Report on a Multi-Stakeholder Exercise for Avian Influenza Preparedness and Response
1Lincoln Park Zoo, Chicago, IL, USA; 2College of Veterinary Medicine, University of Illinois, Urbana, IL, USA; 3United States Department of Agriculture Animal Care, Riverdale, MD, USA
Zoo veterinarians and the United States Department of Agriculture (USDA) have spent considerable time and resources in preparing the zoological community for highly pathogenic avian influenza (HPAI), but the opportunities for the community to evaluate that preparedness have been limited. This presentation will report on the outcomes of a preparedness exercise for sixteen midwestern zoos called “Flu at the Zoo.” Funded by USDA animal care emergency programs and facilitated through the University of Illinois College of Veterinary Medicine, the goals of the exercise were to enhance preparedness and communication among zoological personnel in Illinois, Indiana, and Missouri in response to a simulated outbreak of HPAI in their facilities. This exercise also allowed evaluation and updating of the USDA/Association of Zoos and Aquariums (AZA) HPAI Outbreak Management Plan. This plan was designed to be used as a guidance document for regulatory agencies when dealing with HPAI in a zoological facility.
Developed using Homeland Security Exercise and Evaluation Program (HSEEP) guidelines, the exercise brought together zoological personnel with USDA (animal care, veterinary services, wildlife services), state animal health officials, public health, academics, and other stakeholders. HSEEP exercise structure was chosen as it promotes a standardized set of measures for exercise evaluation.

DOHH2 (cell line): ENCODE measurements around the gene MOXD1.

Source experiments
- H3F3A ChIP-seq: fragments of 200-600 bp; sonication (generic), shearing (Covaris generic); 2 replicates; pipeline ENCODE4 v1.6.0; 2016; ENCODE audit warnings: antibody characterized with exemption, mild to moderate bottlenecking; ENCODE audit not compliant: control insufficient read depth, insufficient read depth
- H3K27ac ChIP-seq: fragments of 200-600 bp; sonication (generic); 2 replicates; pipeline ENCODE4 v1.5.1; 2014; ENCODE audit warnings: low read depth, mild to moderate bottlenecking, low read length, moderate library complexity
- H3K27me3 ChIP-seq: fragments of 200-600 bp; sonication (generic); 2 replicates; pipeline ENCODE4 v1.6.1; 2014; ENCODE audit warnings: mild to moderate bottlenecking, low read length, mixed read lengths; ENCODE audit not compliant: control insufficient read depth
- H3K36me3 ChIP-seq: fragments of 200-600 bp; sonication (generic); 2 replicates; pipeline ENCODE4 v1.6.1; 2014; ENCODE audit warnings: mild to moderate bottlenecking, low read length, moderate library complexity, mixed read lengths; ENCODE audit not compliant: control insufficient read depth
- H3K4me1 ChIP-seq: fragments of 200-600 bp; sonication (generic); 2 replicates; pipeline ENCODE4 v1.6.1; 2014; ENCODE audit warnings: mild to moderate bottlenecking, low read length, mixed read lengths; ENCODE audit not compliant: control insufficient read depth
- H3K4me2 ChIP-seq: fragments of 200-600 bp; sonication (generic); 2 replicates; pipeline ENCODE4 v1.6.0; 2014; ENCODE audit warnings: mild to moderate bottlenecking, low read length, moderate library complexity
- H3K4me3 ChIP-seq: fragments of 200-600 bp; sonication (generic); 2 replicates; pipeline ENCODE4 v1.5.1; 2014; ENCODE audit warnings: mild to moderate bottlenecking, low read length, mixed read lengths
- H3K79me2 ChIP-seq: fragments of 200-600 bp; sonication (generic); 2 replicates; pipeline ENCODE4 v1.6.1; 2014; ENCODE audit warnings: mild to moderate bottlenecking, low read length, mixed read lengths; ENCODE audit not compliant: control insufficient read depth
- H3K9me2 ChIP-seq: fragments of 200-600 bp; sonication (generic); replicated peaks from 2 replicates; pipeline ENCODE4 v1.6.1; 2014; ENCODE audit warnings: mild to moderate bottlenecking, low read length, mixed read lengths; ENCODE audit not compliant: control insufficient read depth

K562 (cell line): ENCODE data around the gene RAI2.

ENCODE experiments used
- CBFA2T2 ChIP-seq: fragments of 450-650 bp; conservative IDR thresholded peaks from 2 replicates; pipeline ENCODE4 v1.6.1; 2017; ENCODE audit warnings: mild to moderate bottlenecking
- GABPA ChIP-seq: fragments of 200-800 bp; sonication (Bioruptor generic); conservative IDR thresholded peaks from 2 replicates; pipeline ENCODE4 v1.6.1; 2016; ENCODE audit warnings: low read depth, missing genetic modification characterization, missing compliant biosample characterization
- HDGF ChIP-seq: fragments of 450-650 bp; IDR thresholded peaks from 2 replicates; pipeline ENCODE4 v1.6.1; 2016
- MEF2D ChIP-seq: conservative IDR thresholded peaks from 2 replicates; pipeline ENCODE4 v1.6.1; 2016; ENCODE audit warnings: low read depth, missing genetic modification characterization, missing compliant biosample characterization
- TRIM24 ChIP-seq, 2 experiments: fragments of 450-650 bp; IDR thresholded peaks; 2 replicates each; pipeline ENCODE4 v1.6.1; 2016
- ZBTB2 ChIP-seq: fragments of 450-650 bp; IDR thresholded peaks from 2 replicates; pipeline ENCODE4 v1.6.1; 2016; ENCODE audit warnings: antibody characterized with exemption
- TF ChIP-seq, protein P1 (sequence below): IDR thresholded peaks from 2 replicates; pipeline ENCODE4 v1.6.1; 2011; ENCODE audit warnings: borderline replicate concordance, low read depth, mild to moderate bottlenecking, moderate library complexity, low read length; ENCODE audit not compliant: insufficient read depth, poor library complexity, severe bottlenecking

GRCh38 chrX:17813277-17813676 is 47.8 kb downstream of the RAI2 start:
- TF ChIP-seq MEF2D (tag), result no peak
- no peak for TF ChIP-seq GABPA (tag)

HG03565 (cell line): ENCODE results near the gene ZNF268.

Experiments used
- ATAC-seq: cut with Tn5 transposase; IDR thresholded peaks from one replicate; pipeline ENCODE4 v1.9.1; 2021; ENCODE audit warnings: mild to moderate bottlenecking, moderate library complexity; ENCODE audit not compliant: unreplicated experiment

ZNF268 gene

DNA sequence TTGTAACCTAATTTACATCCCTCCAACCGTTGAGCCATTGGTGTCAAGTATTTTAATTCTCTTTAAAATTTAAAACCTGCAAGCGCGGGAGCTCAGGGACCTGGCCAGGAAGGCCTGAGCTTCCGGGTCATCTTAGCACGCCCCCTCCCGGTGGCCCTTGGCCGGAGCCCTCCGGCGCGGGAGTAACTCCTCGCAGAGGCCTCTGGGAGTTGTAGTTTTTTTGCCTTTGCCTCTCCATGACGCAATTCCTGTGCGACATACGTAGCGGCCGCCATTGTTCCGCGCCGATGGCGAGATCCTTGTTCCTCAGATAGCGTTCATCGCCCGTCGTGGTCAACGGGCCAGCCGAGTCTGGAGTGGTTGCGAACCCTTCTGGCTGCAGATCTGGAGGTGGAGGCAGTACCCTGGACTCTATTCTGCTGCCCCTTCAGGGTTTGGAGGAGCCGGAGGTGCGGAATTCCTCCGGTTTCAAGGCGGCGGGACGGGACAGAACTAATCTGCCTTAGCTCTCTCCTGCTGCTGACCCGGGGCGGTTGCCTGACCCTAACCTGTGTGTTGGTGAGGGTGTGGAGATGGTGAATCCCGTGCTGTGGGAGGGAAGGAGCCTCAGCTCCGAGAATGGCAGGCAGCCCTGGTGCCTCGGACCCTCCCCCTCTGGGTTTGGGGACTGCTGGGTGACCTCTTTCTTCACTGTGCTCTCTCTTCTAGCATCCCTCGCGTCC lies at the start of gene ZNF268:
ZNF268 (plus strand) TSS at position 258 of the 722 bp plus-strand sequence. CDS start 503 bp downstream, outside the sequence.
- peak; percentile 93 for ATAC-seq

This presentation will discuss and evaluate the exercise structure and highlight lessons learned. While the scenario was developed to examine HPAI preparedness and response for the managed wildlife community, this exercise fulfilled the all-hazards approach to response to any infectious disease outbreak involving animals and/or humans associated with a zoological facility.
The authors acknowledge the “Flu at the Zoo” planning team members and the Illinois Farm Bureau, Bloomington, Illinois, for their contributions to this exercise.